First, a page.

To increase awareness about the ''silent blinding diseases,'' this month has been declared National Glaucoma Awareness Month. Glaucoma is the second leading source of blindness, accounting for 9%-12% of all cases of total vision loss in the United States and effecting nearly 70 million people worldwide. Since glaucoma has no early symptoms, experts believe that nearly 50% of patients with the disease are unaware of their illness.
Glaucoma is actually a number of ocular diseases that have the common affect of causing damage to the eye's optic nerve, the pathway that transmits images between the eye and the brain. Although anyone can develop glaucoma, there are certain populations that are at higher risk such as African Americans above 40 years of age, senior citizens, particularly Mexican Americans, and those with a family history of glaucoma.
Because vision loss due to optic nerve damage can not be restored, sight can only be preserved through early diagnosis. This is difficult however, because symptoms are often not present before the optic nerve is damaged, often being noticed when peripheral (side) vision is already lost.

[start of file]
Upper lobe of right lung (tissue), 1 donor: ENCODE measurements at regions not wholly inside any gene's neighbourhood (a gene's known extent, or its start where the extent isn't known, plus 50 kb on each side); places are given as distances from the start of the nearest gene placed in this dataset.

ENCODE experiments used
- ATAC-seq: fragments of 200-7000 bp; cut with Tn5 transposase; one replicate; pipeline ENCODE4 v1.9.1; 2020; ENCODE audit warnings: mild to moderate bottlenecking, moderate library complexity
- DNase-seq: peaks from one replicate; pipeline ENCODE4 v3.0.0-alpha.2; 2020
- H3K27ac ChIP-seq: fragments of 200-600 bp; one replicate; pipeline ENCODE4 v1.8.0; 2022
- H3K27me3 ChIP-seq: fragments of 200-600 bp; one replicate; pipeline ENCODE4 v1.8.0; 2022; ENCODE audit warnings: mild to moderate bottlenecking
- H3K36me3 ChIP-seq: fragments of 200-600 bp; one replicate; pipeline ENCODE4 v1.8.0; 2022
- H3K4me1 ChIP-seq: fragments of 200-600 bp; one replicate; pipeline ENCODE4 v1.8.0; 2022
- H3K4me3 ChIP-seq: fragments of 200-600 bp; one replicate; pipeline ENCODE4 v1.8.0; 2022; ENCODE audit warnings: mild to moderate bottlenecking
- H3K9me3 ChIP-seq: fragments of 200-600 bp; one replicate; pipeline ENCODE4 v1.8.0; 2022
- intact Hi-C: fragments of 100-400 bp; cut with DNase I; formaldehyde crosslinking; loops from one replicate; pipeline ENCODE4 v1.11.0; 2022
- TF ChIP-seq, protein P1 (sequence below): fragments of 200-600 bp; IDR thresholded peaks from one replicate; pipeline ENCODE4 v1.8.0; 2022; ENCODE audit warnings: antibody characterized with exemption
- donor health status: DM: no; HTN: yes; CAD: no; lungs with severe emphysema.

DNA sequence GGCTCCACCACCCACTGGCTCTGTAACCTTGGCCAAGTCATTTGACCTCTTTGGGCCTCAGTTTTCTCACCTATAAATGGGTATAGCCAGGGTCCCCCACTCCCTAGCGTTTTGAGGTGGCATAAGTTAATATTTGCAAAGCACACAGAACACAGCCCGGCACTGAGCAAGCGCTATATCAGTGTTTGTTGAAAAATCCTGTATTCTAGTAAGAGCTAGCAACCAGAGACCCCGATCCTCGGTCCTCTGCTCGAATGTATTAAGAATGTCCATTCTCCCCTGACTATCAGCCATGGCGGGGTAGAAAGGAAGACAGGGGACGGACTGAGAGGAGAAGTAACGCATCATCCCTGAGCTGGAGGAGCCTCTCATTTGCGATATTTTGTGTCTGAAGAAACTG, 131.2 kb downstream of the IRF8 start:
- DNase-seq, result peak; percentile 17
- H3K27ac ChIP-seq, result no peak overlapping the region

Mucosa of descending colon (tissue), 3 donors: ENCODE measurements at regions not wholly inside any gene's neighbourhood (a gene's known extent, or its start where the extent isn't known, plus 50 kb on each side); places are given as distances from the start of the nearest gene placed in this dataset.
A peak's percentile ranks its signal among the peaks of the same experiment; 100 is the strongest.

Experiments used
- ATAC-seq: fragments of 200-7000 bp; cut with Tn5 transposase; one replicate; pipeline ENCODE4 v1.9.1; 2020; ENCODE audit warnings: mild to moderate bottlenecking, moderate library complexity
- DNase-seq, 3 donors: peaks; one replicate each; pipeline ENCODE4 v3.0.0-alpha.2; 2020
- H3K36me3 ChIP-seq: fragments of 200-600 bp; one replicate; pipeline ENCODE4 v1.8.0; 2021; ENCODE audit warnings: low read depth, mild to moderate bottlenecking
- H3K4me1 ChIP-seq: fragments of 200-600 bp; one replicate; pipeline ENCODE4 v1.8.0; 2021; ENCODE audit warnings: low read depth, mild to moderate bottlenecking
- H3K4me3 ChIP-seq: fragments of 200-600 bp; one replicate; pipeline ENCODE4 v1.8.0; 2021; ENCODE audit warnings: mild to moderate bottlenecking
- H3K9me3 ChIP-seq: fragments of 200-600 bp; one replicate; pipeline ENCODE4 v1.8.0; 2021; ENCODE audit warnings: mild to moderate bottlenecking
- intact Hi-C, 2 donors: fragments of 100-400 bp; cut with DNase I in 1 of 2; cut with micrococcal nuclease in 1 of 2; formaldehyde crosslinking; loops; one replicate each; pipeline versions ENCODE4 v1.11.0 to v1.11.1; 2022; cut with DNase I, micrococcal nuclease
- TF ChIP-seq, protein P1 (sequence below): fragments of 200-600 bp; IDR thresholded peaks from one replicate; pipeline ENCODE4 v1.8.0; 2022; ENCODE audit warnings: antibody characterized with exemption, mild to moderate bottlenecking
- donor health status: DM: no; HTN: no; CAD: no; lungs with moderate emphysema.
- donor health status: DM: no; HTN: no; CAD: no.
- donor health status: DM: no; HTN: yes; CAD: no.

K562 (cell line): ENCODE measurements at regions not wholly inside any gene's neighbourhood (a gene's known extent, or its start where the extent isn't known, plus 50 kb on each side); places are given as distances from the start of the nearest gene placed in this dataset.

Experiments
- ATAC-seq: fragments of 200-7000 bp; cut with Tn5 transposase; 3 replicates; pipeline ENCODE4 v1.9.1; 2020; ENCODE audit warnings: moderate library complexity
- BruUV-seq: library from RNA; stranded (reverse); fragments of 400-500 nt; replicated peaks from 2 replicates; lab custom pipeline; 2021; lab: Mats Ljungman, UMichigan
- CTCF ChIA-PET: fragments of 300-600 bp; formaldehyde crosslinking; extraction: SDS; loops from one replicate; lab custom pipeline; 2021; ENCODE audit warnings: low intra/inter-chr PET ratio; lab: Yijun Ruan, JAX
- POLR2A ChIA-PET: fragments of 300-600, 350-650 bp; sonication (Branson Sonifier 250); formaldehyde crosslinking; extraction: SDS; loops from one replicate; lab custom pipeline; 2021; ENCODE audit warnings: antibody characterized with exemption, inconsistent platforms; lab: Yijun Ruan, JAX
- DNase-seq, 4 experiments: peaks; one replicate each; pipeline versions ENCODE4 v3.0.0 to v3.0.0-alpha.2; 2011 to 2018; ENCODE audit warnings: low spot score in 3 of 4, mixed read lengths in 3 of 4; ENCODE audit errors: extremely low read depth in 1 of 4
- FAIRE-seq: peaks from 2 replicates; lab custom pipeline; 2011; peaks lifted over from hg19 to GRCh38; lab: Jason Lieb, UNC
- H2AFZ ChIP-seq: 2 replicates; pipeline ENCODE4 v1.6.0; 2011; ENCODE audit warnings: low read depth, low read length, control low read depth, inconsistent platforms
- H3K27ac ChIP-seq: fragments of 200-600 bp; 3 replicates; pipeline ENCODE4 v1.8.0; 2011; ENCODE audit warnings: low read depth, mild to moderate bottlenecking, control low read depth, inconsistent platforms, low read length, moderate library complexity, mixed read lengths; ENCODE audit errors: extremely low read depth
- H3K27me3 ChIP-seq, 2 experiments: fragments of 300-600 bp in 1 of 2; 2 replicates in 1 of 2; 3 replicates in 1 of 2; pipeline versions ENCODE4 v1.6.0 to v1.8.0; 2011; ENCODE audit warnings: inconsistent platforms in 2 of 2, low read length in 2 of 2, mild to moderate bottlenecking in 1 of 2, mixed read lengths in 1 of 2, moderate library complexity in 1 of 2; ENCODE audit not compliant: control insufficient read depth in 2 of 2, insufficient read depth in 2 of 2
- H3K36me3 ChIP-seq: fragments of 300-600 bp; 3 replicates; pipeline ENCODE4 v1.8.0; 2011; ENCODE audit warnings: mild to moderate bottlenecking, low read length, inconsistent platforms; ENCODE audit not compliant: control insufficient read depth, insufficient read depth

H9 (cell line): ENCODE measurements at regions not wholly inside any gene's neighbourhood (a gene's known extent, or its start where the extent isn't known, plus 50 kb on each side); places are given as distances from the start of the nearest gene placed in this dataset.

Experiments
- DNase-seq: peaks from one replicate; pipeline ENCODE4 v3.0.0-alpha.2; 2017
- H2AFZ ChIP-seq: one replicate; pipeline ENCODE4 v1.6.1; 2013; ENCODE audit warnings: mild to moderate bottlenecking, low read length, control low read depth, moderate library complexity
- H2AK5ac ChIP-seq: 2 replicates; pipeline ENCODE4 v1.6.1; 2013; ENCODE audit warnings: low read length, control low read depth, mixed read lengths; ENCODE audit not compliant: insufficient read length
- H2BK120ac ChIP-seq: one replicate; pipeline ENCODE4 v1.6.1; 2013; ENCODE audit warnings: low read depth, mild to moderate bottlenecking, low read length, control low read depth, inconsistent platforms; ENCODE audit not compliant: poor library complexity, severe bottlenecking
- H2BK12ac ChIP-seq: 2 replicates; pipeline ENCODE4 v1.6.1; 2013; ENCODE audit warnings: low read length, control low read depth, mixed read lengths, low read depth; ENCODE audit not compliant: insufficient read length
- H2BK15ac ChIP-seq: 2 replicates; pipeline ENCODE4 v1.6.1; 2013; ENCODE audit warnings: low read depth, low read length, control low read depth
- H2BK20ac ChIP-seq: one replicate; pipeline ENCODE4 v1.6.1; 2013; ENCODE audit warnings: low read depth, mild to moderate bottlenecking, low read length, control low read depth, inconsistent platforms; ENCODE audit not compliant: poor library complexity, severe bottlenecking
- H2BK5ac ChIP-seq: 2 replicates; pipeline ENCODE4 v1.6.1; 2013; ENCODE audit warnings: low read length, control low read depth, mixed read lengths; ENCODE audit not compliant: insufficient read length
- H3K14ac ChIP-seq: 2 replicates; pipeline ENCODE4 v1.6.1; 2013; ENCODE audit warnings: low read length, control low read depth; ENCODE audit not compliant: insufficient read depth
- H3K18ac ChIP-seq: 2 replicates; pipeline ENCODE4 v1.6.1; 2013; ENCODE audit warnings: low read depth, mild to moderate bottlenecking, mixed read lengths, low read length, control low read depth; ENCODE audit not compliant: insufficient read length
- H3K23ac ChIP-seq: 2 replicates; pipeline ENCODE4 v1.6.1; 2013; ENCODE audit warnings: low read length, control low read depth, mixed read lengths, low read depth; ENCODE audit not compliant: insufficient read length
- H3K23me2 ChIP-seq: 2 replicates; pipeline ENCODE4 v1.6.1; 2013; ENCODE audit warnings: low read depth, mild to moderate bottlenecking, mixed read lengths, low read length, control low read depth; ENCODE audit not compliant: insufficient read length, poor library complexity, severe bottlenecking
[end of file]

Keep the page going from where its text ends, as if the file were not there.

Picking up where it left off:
While research is ongoing, there is currently no cure for glaucoma, however current methods of treatment, including medication or surgery, can slow the progression of the disease and prevent further vision loss. The preferred treatment depends upon a number of variables, which consider the type of damage and the advancement of the disease.
According to a recent survey of the National Eye Institute of the NIH, while ninety percent of people had heard of glaucoma, only eight percent knew that it presents no early warning symptoms. Only a qualified eye care professional can detect the early effects of glaucoma, by means of a thorough eye exam. We recommend a yearly eye exam as the best way to protect your vision from this silent disease. Contact us to schedule a glaucoma screening today.